The show starts with an instrumental drone piece with Cale on Viola. It's haunting and also very clear that the hall has very good acoustics indeed. About halfway through the first two drones emerge from the orchestra pit and rise up as if to introduce themselves to us they dance about a bit and disappear. The band then slowly begin the opening bars of Mercenaries (Ready For War) that is all low slung and threatening.John then starts to sing in a falsetto that somehow makes this song sound even more disturbing than it might. The sense of unease is added to as the first of the larger drones appears and has some weird decorations on it that make it look like a spaghetti monster. It's very odd.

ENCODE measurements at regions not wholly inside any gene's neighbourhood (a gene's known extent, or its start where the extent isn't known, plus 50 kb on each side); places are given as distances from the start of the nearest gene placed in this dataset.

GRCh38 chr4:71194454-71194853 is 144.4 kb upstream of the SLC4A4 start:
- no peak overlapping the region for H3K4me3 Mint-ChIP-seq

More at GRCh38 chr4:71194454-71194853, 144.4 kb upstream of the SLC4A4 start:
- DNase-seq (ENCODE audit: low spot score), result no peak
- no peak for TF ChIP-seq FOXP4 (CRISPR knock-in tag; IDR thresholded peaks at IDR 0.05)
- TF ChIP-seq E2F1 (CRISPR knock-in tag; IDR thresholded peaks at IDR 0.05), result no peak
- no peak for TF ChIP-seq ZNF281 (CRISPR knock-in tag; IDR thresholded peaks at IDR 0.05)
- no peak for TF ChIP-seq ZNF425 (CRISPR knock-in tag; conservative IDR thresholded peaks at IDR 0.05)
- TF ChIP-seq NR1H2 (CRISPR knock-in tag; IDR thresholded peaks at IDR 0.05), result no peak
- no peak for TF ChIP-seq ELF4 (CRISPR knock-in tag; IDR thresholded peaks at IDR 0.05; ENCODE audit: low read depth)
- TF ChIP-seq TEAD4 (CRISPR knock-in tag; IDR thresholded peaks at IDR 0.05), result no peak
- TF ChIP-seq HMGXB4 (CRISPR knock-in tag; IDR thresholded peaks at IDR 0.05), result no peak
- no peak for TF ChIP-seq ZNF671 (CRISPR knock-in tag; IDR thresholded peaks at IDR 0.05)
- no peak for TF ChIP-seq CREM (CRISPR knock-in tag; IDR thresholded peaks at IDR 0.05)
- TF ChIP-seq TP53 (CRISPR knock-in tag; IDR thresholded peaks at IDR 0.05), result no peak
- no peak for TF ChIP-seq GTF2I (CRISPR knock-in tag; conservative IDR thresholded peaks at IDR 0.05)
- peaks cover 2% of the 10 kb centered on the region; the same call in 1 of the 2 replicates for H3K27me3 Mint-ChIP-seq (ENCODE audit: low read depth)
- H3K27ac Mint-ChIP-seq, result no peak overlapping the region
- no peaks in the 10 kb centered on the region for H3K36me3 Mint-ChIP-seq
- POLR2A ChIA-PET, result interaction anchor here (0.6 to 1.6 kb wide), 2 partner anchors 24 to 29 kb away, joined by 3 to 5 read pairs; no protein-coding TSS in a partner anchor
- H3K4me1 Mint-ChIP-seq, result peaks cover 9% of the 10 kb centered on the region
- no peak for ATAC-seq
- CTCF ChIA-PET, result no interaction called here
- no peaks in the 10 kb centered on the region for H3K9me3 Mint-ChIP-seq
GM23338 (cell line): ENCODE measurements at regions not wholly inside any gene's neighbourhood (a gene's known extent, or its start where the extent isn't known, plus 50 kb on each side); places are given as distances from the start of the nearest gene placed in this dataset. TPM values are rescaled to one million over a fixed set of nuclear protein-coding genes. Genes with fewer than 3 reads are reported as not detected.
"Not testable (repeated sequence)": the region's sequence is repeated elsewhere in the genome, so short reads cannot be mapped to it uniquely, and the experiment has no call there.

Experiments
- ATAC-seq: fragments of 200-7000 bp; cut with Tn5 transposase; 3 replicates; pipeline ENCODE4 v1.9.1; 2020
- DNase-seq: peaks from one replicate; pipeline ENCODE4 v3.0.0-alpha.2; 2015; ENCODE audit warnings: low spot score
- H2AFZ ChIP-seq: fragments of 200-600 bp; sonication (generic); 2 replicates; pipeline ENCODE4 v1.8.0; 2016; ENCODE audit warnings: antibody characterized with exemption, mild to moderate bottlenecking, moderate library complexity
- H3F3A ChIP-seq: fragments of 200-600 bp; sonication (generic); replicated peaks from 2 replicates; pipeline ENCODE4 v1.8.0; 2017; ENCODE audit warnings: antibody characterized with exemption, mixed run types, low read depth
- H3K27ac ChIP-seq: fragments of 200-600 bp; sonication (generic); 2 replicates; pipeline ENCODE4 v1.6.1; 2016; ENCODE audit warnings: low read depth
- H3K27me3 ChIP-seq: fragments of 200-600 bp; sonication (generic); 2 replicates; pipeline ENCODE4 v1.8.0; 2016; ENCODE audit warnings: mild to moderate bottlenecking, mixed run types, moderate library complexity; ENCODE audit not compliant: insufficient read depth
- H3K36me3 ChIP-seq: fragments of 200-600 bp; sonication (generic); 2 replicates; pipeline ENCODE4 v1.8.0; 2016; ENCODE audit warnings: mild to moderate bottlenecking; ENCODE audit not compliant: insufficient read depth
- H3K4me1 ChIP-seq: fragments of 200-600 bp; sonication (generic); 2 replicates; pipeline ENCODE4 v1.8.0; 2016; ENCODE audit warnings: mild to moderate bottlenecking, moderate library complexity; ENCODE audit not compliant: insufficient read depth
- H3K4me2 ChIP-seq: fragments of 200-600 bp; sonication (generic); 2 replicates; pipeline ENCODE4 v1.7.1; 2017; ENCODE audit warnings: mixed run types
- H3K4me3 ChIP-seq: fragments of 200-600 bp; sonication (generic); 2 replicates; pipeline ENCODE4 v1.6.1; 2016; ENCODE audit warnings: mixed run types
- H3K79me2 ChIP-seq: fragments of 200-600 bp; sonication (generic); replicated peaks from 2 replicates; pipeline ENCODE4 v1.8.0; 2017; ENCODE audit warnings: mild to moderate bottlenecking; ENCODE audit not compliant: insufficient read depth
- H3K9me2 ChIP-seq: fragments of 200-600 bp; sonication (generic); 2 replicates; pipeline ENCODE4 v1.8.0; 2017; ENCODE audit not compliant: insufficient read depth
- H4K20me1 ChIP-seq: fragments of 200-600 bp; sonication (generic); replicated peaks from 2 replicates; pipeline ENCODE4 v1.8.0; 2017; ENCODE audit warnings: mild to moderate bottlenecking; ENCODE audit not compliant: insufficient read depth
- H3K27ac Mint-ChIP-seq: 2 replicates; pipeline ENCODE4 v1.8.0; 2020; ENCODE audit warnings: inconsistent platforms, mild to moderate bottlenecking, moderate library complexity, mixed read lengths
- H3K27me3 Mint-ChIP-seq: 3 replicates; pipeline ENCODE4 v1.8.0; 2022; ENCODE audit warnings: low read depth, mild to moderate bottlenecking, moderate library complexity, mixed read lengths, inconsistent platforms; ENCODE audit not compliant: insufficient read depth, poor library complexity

Next, we get the first surprising song choice of the evening with a very bleakly tense and taut version of If You Were Still Around from Music For A New Society. The band augmenting the original's stark organ with some almost funky bass and squelchy drums as the drones rise up above us and we feel the backwash chilling us out against the stark black and white light show. The bigger drone this time seemed to be an Easter egg with lips. Most odd and yet a compelling and even though this was a quieter number I couldn't hear the incessant chatter of the non-fans in front of us as the surround sound enveloped us.

December Rains was far deeper sounding than on the Nookie Wood album. It had an almost funky hip hop edge to it that I'm not certain if it worked or not and as the Drones were adding to the music. They were more just an entertainment as the surprise element had quickly worn off but they did make me watch them far more than the musicians who for the most part were all playing several instruments.